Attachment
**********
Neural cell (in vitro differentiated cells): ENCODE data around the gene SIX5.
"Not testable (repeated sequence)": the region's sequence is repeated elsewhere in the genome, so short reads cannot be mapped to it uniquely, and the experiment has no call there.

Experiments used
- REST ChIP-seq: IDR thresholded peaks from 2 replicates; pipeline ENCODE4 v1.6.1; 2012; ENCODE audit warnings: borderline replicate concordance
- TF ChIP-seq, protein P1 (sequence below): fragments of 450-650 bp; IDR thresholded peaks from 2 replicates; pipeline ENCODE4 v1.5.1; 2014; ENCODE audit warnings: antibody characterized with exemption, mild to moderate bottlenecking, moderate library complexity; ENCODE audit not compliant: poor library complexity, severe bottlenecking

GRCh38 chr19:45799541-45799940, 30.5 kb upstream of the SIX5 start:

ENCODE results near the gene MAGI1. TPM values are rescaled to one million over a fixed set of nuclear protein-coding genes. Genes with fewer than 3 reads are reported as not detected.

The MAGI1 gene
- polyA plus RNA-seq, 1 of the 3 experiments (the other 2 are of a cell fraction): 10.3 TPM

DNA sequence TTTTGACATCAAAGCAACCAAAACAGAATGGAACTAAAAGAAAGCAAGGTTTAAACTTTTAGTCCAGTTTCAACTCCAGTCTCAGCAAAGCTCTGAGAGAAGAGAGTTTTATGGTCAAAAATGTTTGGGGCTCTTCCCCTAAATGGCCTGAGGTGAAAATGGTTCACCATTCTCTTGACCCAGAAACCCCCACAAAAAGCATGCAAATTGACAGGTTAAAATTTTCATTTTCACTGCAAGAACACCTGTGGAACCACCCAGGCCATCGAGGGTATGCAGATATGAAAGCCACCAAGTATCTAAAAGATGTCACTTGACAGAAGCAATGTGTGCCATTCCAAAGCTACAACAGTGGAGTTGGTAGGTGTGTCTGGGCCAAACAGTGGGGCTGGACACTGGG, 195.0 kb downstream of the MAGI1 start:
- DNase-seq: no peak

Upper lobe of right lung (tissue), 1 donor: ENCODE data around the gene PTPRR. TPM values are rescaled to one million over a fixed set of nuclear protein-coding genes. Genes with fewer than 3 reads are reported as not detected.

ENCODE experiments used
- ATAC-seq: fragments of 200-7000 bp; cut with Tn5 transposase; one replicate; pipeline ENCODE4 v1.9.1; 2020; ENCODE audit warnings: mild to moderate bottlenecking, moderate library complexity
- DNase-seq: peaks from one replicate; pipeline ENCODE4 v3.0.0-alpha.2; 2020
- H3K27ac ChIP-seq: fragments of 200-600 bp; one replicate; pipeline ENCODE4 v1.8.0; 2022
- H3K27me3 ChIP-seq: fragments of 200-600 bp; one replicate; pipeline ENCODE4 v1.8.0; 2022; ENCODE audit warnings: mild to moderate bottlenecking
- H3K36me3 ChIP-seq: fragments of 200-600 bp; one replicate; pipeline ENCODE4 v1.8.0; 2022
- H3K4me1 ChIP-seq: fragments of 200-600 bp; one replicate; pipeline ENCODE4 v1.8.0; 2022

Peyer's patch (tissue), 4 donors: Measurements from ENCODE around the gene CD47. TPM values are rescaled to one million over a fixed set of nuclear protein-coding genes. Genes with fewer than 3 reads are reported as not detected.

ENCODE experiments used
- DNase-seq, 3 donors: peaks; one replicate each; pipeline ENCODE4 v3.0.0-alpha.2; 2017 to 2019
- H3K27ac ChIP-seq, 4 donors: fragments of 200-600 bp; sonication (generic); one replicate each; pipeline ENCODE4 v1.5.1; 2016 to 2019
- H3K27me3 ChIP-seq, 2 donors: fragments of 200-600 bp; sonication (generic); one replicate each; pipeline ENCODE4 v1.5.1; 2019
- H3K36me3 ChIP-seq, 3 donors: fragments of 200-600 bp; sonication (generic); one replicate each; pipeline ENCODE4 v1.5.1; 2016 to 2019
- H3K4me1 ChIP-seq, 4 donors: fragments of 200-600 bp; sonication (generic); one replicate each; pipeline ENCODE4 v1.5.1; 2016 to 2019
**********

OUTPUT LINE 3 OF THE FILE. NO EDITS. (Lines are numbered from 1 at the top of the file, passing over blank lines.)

Experiments used